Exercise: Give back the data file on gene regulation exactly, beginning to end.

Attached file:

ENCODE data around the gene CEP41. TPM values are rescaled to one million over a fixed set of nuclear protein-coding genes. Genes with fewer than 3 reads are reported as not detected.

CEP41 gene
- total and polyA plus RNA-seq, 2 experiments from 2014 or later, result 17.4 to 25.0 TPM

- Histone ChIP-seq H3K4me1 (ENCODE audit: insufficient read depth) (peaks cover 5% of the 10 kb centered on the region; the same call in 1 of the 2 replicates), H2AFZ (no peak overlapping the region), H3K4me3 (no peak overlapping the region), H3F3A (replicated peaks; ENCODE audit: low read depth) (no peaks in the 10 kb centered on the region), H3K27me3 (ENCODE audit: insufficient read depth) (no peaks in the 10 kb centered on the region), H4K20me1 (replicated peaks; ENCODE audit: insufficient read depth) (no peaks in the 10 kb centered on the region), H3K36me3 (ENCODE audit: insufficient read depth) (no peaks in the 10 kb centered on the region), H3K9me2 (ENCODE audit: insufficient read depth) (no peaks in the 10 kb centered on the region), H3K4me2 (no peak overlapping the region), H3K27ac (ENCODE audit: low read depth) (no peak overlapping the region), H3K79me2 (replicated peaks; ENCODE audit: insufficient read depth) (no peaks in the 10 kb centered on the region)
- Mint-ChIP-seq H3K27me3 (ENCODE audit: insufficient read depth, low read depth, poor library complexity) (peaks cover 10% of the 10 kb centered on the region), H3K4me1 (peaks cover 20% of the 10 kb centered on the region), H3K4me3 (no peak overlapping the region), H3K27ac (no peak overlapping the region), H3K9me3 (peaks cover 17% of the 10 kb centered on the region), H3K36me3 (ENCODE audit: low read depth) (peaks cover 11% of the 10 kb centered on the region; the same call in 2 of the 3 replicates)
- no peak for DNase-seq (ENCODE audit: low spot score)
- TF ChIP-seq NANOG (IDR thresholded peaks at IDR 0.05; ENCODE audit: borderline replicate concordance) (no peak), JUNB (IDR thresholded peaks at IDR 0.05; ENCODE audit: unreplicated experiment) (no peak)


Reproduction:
ENCODE data around the gene CEP41. TPM values are rescaled to one million over a fixed set of nuclear protein-coding genes. Genes with fewer than 3 reads are reported as not detected.

CEP41 gene
- total and polyA plus RNA-seq, 2 experiments from 2014 or later, result 17.4 to 25.0 TPM

- Histone ChIP-seq H3K4me1 (ENCODE audit: insufficient read depth) (peaks cover 5% of the 10 kb centered on the region; the same call in 1 of the 2 replicates), H2AFZ (no peak overlapping the region), H3K4me3 (no peak overlapping the region), H3F3A (replicated peaks; ENCODE audit: low read depth) (no peaks in the 10 kb centered on the region), H3K27me3 (ENCODE audit: insufficient read depth) (no peaks in the 10 kb centered on the region), H4K20me1 (replicated peaks; ENCODE audit: insufficient read depth) (no peaks in the 10 kb centered on the region), H3K36me3 (ENCODE audit: insufficient read depth) (no peaks in the 10 kb centered on the region), H3K9me2 (ENCODE audit: insufficient read depth) (no peaks in the 10 kb centered on the region), H3K4me2 (no peak overlapping the region), H3K27ac (ENCODE audit: low read depth) (no peak overlapping the region), H3K79me2 (replicated peaks; ENCODE audit: insufficient read depth) (no peaks in the 10 kb centered on the region)
- Mint-ChIP-seq H3K27me3 (ENCODE audit: insufficient read depth, low read depth, poor library complexity) (peaks cover 10% of the 10 kb centered on the region), H3K4me1 (peaks cover 20% of the 10 kb centered on the region), H3K4me3 (no peak overlapping the region), H3K27ac (no peak overlapping the region), H3K9me3 (peaks cover 17% of the 10 kb centered on the region), H3K36me3 (ENCODE audit: low read depth) (peaks cover 11% of the 10 kb centered on the region; the same call in 2 of the 3 replicates)
- no peak for DNase-seq (ENCODE audit: low spot score)
- TF ChIP-seq NANOG (IDR thresholded peaks at IDR 0.05; ENCODE audit: borderline replicate concordance) (no peak), JUNB (IDR thresholded peaks at IDR 0.05; ENCODE audit: unreplicated experiment) (no peak)